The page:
signature of type DOMString,
A base64url encoding of the raw signature returned from the authenticator. (See 5. Generating a signature)

This assertion is delivered to the RP in either a platform specific manner, or in the case of web applications, according to the FIDO Web API [FIDOWebApi]. It contains all the information that the RP's FIDO server requires to reconstruct the signature base string, as well as to decode and validate the bindings of both the client- and authenticator data.

7. FIDO Extensions

The mechanism for generating FIDO 2.0 credentials, as well as requesting and generating FIDO 2.0 assertions, as defined in [FIDOWebApi] and in this document, can be extended to suit particular use cases. Each case is addressed by defining a registration extension and/or a signature extension. Extensions can define additions to the following steps and data:

When requesting an assertion for a FIDO 2.0 credential, an RP can list a set of extensions to be used, if they are supported by the client and/or the authenticator. It sends the request parameters for each extension in the getAssertion call (for signature extensions) or makeCredential call (for registration extensions) to the client platform. The client platform performs additional processing for each extension that it supports, and augments clientData as required by the extension. For extensions that the client platform does not support, it passes the request parameters on to the authenticator when possible (criteria defined below). This allows one to define extensions that affect the authenticator only.

Similarly, the authenticator performs additional processing for the extensions that it supports, and augments authenticatorData as specified by the extension.

Extensions that are not supported are ignored.

7.1 Extension identifiers

Extensions are identified by a string, chosen by the extension author. Extension identifiers should aim to be globally unique, e.g. by using reverse domain-name of the defining entity such as com.example.fido.myextension.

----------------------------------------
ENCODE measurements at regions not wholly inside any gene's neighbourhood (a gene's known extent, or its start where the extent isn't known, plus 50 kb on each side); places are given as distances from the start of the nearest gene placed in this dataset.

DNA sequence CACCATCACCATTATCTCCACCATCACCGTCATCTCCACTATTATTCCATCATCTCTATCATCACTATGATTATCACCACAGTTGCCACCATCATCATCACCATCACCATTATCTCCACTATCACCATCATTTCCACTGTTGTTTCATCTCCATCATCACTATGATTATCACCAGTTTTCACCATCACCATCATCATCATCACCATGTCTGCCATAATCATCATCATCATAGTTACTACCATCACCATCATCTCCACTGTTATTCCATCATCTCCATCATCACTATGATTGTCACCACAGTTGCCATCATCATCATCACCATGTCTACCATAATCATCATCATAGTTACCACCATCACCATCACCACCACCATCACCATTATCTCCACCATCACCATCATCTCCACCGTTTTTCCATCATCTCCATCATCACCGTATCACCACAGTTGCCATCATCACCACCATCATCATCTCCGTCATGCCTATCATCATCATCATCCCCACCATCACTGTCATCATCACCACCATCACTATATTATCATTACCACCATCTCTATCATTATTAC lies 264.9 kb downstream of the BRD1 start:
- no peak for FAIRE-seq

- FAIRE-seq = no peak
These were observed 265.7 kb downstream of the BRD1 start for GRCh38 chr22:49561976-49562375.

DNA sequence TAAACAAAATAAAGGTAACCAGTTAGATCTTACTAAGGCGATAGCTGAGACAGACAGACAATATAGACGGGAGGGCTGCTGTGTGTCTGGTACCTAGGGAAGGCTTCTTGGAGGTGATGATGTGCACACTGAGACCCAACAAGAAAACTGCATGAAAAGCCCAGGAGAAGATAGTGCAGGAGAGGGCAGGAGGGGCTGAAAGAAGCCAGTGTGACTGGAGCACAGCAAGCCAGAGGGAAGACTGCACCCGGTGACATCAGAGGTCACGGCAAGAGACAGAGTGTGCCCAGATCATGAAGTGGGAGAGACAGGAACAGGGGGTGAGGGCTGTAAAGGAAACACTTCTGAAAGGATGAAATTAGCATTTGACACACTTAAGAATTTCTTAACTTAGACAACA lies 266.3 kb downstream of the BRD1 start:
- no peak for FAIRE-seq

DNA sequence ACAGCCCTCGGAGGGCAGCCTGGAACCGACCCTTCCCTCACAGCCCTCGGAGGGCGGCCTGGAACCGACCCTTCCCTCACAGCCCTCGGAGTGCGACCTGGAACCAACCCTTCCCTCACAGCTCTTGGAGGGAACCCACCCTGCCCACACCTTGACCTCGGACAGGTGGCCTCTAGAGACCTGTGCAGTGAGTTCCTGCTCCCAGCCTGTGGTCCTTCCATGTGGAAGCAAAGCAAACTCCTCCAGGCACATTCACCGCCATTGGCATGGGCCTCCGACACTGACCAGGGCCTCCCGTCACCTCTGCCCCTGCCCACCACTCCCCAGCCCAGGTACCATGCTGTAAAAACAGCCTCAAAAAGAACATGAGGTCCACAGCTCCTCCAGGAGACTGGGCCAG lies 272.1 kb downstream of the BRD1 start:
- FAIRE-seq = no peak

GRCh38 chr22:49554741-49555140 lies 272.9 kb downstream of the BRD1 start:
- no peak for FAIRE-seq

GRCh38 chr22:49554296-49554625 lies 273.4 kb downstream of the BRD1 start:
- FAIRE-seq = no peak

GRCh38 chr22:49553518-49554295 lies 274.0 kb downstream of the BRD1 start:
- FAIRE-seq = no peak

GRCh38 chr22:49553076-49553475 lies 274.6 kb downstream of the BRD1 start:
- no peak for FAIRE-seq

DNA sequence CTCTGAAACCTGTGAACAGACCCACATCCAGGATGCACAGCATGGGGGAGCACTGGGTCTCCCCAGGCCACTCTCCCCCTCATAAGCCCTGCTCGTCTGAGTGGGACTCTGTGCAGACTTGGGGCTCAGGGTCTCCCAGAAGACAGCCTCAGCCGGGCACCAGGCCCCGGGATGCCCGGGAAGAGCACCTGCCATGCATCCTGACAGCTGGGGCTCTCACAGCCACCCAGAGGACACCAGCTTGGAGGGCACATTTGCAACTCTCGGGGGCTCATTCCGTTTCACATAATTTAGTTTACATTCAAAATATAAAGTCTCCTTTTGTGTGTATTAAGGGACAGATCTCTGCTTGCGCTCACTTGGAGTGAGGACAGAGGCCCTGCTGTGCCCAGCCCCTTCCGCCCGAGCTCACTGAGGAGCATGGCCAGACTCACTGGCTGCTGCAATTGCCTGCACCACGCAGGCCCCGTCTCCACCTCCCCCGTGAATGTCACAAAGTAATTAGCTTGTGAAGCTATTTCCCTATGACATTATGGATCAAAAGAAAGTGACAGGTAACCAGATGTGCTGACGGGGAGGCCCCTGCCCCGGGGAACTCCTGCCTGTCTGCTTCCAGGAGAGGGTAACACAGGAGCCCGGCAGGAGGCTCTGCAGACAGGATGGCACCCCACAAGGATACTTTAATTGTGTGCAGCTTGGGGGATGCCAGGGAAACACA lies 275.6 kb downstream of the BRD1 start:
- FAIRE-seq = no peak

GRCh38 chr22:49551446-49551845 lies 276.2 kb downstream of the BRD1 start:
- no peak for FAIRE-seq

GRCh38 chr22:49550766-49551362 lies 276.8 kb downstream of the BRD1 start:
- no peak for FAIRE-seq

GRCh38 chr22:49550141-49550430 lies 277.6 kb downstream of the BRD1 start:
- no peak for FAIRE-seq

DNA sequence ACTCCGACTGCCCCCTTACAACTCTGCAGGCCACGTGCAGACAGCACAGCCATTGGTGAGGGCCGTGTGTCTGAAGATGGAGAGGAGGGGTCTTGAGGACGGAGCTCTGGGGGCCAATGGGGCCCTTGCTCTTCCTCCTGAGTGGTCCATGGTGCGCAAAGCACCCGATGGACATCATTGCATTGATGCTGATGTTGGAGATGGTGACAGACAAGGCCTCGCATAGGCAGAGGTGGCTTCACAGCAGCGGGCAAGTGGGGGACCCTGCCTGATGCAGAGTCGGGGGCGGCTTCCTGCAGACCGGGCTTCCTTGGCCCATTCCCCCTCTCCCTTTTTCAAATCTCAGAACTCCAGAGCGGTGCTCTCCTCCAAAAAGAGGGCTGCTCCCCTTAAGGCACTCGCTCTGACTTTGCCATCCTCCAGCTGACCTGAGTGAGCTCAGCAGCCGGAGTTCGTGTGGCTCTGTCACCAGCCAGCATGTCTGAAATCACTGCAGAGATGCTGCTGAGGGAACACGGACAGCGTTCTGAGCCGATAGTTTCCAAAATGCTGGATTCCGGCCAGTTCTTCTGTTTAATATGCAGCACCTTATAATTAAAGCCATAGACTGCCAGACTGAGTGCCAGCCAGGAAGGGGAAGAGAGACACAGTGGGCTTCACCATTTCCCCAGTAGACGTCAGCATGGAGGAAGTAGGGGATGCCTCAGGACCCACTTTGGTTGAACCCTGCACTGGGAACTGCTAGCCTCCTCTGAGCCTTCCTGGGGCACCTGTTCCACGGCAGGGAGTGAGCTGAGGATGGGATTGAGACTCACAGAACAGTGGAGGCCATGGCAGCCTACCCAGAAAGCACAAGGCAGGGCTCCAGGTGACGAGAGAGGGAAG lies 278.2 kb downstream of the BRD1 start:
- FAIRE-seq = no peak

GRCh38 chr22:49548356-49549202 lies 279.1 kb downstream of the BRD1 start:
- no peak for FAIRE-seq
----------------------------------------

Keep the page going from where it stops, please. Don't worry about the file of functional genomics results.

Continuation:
Extensions that may exist in multiple versions should take care to include a version in their identifier. In effect, different versions are thus treated as different extensions.

Standard extensions defined by FIDO in this document use a fixed prefix of fido. for the extension identifiers. This prefix should not be used for 3rd party extensions.

7.2 Defining extensions

A definition of an extension must specify, at minimum, an extension identifier and an extension client argument sent via the getAssertion or makeCredential call (see below). Additionally, extensions may specify additional values in clientData, authenticatorData (in the case of signature extensions), or both.


An extension that does not define additions to clientData nor authenticatorData is possible, but should be avoided. In such cases, the relying party would have no indication if the extension was supported or processed by the client and/or authenticator.

7.2.1 Extending request parameters

An extension defines two request arguments. The client argument is passed from the RP to the client in the getAssertion or makeCredential call, while the authenticator argument is passed from the client to the authenticator during the processing of these calls, either natively or through the external authenticator protocol [FIDOEAP].

Extension definitions MUST specify the valid values for their client argument. Clients are free to ignore extensions with an invalid client argument. Specifying an authenticator argument is optional, since some extensions may only affect client processing.

An RP simultaneously requests the use of an extension and sets its client argument by including an entry in the extensions dictionary parameter to the getAssertion or makeCredential call. The entry key MUST be the extension identifier, and the value MUST be the client argument.

Example 1
var assertionPromise = credentials.getAssertion(..., /* extensions */ {
  "com.example.fido.foobar": 42

Extensions that affect the behavior of the client platform can define their argument to be any set of values that can be encoded in JSON. Such an extension will in general (but not always) specify additional values to the clientData structure (see below). It may also specify an authenticator argument that platforms implementing the extension are expected to send to the authenticator. The authenticator argument should be a byte string.


Extensions should aim to define authenticator arguments that are as small as possible. Some authenticators communicate over low-bandwidth links such as Bluetooth Low-Energy or NFC.


Extensions that do not need to pass any particular argument value, must still define a client argument. It is recommended that the argument be defined as the constant value true in this case.

For extensions that specify additional authenticator processing only, it is desirable that the platform need not know the extension. To support this, platforms SHOULD pass the client argument of unknown extension as the authenticator argument unchanged, under the same extension identifier. The authenticator argument should be the CBOR encoding of the client argument, as specified in Section 4.2 of [RFC7049]. Clients SHOULD silently drop unknown extensions whose client argument cannot be encoded as a CBOR structure.